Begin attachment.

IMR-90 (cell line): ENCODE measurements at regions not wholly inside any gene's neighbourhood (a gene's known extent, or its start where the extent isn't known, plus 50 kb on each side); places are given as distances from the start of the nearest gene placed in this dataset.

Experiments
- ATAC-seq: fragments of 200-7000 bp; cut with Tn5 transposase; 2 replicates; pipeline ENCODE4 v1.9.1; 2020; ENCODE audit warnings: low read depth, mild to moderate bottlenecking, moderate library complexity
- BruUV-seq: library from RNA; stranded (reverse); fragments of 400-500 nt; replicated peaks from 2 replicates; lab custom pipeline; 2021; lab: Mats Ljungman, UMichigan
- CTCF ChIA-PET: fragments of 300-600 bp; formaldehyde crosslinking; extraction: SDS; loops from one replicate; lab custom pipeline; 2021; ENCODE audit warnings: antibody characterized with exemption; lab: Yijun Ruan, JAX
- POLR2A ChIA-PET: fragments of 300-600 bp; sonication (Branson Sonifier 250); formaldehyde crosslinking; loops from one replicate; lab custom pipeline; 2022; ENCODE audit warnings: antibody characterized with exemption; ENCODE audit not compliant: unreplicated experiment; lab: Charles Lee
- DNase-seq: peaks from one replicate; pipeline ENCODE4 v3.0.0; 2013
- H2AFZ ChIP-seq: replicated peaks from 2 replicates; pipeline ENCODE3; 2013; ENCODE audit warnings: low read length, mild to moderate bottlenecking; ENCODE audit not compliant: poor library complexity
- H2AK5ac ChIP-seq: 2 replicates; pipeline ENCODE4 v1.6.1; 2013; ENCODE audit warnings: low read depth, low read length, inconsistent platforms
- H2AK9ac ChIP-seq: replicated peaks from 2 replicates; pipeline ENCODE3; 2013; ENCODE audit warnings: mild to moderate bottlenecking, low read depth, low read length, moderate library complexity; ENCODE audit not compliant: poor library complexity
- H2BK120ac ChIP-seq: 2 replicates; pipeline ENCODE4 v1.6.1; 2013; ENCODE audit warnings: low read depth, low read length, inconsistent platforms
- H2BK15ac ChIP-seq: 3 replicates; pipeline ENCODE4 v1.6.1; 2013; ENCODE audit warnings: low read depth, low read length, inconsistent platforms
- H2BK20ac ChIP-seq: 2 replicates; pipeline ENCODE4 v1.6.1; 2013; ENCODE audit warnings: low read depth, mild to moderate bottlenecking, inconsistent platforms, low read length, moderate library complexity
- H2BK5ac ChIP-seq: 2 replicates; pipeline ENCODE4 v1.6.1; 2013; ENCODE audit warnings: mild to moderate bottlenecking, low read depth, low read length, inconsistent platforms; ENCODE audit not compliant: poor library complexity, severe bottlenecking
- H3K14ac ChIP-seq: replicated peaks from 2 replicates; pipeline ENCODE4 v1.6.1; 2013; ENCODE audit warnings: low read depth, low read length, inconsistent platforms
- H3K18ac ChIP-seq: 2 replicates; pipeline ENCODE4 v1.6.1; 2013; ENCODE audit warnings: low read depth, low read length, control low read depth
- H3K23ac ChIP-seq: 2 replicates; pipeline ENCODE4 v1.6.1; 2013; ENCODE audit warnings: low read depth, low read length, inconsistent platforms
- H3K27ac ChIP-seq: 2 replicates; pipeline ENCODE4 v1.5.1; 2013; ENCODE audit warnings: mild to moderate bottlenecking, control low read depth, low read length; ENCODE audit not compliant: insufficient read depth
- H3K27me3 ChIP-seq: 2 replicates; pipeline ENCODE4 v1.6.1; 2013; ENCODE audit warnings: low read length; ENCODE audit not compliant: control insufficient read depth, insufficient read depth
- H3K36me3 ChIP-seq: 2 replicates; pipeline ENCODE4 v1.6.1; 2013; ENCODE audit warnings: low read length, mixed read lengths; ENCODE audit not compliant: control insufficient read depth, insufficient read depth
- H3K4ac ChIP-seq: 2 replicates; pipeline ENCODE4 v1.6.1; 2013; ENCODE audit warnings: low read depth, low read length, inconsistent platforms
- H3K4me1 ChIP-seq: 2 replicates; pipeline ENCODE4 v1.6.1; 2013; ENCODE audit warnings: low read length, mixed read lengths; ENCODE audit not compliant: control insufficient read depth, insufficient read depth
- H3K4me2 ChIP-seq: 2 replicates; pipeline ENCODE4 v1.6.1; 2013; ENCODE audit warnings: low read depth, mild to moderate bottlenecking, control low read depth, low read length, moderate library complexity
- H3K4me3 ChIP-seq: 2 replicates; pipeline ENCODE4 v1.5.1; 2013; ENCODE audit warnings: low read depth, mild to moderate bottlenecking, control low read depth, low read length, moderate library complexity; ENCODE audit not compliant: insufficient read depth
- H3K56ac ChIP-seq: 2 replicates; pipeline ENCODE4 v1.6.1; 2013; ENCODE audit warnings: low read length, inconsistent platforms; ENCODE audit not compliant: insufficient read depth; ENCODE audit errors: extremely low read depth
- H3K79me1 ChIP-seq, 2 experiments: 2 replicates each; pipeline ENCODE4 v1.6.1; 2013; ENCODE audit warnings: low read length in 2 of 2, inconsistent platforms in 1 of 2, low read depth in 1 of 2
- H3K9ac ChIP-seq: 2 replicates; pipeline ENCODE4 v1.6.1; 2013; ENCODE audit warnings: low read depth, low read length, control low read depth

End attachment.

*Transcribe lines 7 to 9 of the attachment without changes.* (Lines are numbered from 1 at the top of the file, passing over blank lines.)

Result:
- DNase-seq: peaks from one replicate; pipeline ENCODE4 v3.0.0; 2013
- H2AFZ ChIP-seq: replicated peaks from 2 replicates; pipeline ENCODE3; 2013; ENCODE audit warnings: low read length, mild to moderate bottlenecking; ENCODE audit not compliant: poor library complexity
- H2AK5ac ChIP-seq: 2 replicates; pipeline ENCODE4 v1.6.1; 2013; ENCODE audit warnings: low read depth, low read length, inconsistent platforms